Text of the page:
Cheers

  8. #18
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    A house costing 7 times the average wage is historically high - suggesting NZ houses are overpriced

    Another ratio is rent versus mortgage repayments.

    Historically it has been cheaper to pay a mortgage then to rent. In Shrewd's example the mortgage repayments are $500 a week. You can rent a basic 3 bdrm house for $300 a week in Manurewa, A nice 4 bdrm place for $400 and a luxury house/small farm in Alfriston/Takininni/Papakura for $500 a week.

    Again suggesting houses are too expensive in Auckland.

    Is a house a good investment?

    Property owners are now getting 5% yeilds gross - A $300,000 house rented for $300 a week. This is a poor investment.

    Of course property investors are hoping for capital gains - whether they will get them or not - who knows?

    Complicating matters of course are the tax breaks available to property investors and the ease with which you can use equity in one house to buy another.

    However if you are leveraging you really, really, really need the value of your houses to be growing. If the growth stops or goes backwards you are in big, big, big trouble.

    I will go back to NZ in a year and will probably be a first home buyer so I have been thinking about this a great deal.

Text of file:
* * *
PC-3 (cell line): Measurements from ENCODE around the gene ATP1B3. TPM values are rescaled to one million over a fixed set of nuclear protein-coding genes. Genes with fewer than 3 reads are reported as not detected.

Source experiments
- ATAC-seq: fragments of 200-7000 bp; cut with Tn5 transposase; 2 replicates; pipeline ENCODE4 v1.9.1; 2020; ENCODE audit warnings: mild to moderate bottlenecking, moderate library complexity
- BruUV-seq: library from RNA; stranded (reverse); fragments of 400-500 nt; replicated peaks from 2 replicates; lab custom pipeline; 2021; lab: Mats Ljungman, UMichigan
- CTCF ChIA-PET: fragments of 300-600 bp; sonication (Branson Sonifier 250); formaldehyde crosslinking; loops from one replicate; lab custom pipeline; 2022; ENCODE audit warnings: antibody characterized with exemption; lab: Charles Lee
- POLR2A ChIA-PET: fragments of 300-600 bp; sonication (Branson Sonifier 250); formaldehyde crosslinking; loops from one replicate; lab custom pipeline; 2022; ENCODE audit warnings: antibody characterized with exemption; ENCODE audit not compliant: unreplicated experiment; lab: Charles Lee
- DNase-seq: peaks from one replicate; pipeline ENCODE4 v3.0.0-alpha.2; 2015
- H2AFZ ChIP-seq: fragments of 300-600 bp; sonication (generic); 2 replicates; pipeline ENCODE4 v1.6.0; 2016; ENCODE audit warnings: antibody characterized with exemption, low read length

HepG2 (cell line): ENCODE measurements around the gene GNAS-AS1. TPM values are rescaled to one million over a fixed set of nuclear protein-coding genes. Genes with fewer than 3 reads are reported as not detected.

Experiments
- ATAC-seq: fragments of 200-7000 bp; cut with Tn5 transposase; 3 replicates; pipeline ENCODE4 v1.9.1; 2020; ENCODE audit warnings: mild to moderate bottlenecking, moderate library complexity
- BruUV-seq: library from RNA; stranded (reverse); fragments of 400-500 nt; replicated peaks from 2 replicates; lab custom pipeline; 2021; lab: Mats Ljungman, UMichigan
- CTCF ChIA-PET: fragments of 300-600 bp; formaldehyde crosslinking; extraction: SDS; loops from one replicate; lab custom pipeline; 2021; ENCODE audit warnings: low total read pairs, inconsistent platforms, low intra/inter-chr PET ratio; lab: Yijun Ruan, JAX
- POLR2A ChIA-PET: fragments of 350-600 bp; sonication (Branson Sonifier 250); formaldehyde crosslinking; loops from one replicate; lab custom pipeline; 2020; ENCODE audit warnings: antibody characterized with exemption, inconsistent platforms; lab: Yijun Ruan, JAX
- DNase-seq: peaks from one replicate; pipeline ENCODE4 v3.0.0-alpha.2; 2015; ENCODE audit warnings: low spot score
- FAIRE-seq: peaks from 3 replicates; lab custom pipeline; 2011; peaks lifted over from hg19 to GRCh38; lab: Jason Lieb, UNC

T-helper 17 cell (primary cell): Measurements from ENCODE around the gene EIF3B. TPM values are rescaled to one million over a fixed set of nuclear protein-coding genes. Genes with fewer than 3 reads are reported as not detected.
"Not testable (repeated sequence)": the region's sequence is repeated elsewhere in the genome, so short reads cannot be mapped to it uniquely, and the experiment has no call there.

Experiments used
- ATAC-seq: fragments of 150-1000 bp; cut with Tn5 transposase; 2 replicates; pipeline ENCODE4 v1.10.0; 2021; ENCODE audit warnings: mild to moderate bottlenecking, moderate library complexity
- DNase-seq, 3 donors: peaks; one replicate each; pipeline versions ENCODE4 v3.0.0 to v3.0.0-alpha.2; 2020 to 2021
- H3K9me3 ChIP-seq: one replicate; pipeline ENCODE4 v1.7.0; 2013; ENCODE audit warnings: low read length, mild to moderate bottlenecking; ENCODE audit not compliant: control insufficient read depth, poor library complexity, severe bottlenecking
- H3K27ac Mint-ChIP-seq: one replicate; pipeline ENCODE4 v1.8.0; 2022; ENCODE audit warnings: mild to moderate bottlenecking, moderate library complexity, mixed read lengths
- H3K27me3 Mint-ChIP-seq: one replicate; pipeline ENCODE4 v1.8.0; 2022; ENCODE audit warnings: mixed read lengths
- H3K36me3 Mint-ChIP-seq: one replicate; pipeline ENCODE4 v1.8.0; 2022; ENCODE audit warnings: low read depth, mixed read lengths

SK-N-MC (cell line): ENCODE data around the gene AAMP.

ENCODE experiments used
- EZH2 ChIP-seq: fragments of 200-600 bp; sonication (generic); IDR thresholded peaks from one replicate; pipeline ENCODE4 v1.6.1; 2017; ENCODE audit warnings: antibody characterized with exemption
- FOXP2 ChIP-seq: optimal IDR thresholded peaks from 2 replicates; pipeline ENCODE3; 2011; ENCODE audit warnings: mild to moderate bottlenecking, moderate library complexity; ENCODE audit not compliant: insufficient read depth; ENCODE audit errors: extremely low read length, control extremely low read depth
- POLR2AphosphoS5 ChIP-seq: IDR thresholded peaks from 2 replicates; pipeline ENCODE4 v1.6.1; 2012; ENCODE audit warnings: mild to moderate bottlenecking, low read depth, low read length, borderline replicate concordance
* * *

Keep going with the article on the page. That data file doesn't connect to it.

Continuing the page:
I could buy a house with cash but all these over priced houses are really pi$$ing me off because I will have $300-$400,000 less to invest in shares.
    \"The overweening conceit which the greater part of men have of their own abilities [and] their absurd presumption in their own good fortune.\" - <b>Adam Smith</b> - <i>The Wealth of Nations</i>

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    The information you need is not the information you can obtain.
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  9. #19
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    Sydney's inner-city property blues
    January 3, 2007


    Sydney's property boom has been dead for three years, but that hasn't improved things much for first-time buyers interested in a well-located family home. Changes to the city's median house price over the past decade explain why. It rose an eye-popping 250 per cent between 1996 and the peak of the boom in late 2003. And it is still 2.3 times the 1996 level. So the recent weakness in the housing market has done little to repair the damage caused to housing affordability during the previous decade.